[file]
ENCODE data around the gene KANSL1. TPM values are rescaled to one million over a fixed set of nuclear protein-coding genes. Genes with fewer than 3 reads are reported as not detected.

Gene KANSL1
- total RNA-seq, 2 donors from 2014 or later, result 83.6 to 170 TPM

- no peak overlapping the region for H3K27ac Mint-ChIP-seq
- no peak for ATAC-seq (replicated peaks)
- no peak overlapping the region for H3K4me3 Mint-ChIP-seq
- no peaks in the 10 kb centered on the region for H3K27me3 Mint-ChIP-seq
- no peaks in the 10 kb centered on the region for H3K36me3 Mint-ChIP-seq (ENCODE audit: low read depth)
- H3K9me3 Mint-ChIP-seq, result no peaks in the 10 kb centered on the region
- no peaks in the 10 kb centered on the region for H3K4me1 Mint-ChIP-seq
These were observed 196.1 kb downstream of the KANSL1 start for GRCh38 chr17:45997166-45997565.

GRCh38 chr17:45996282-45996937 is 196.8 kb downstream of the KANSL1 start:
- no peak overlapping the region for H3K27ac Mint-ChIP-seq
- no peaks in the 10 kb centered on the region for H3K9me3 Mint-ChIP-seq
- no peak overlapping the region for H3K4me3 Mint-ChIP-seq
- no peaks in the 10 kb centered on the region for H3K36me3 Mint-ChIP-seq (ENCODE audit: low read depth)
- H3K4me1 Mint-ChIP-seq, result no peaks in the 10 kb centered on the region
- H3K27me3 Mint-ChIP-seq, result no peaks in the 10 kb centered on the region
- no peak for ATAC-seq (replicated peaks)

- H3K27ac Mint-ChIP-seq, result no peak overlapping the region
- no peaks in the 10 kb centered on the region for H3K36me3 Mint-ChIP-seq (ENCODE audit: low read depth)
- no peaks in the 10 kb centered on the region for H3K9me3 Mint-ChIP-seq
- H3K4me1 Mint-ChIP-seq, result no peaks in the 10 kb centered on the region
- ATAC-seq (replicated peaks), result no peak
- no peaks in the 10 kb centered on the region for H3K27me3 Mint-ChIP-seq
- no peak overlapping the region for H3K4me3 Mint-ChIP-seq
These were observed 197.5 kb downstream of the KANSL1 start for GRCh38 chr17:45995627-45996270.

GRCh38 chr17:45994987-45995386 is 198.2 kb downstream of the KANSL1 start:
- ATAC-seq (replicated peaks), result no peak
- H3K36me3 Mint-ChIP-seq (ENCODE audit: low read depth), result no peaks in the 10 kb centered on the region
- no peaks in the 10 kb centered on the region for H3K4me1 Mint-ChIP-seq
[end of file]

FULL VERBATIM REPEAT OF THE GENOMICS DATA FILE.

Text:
ENCODE data around the gene KANSL1. TPM values are rescaled to one million over a fixed set of nuclear protein-coding genes. Genes with fewer than 3 reads are reported as not detected.

Gene KANSL1
- total RNA-seq, 2 donors from 2014 or later, result 83.6 to 170 TPM

- no peak overlapping the region for H3K27ac Mint-ChIP-seq
- no peak for ATAC-seq (replicated peaks)
- no peak overlapping the region for H3K4me3 Mint-ChIP-seq
- no peaks in the 10 kb centered on the region for H3K27me3 Mint-ChIP-seq
- no peaks in the 10 kb centered on the region for H3K36me3 Mint-ChIP-seq (ENCODE audit: low read depth)
- H3K9me3 Mint-ChIP-seq, result no peaks in the 10 kb centered on the region
- no peaks in the 10 kb centered on the region for H3K4me1 Mint-ChIP-seq
These were observed 196.1 kb downstream of the KANSL1 start for GRCh38 chr17:45997166-45997565.

GRCh38 chr17:45996282-45996937 is 196.8 kb downstream of the KANSL1 start:
- no peak overlapping the region for H3K27ac Mint-ChIP-seq
- no peaks in the 10 kb centered on the region for H3K9me3 Mint-ChIP-seq
- no peak overlapping the region for H3K4me3 Mint-ChIP-seq
- no peaks in the 10 kb centered on the region for H3K36me3 Mint-ChIP-seq (ENCODE audit: low read depth)
- H3K4me1 Mint-ChIP-seq, result no peaks in the 10 kb centered on the region
- H3K27me3 Mint-ChIP-seq, result no peaks in the 10 kb centered on the region
- no peak for ATAC-seq (replicated peaks)

- H3K27ac Mint-ChIP-seq, result no peak overlapping the region
- no peaks in the 10 kb centered on the region for H3K36me3 Mint-ChIP-seq (ENCODE audit: low read depth)
- no peaks in the 10 kb centered on the region for H3K9me3 Mint-ChIP-seq
- H3K4me1 Mint-ChIP-seq, result no peaks in the 10 kb centered on the region
- ATAC-seq (replicated peaks), result no peak
- no peaks in the 10 kb centered on the region for H3K27me3 Mint-ChIP-seq
- no peak overlapping the region for H3K4me3 Mint-ChIP-seq
These were observed 197.5 kb downstream of the KANSL1 start for GRCh38 chr17:45995627-45996270.

GRCh38 chr17:45994987-45995386 is 198.2 kb downstream of the KANSL1 start:
- ATAC-seq (replicated peaks), result no peak
- H3K36me3 Mint-ChIP-seq (ENCODE audit: low read depth), result no peaks in the 10 kb centered on the region
- no peaks in the 10 kb centered on the region for H3K4me1 Mint-ChIP-seq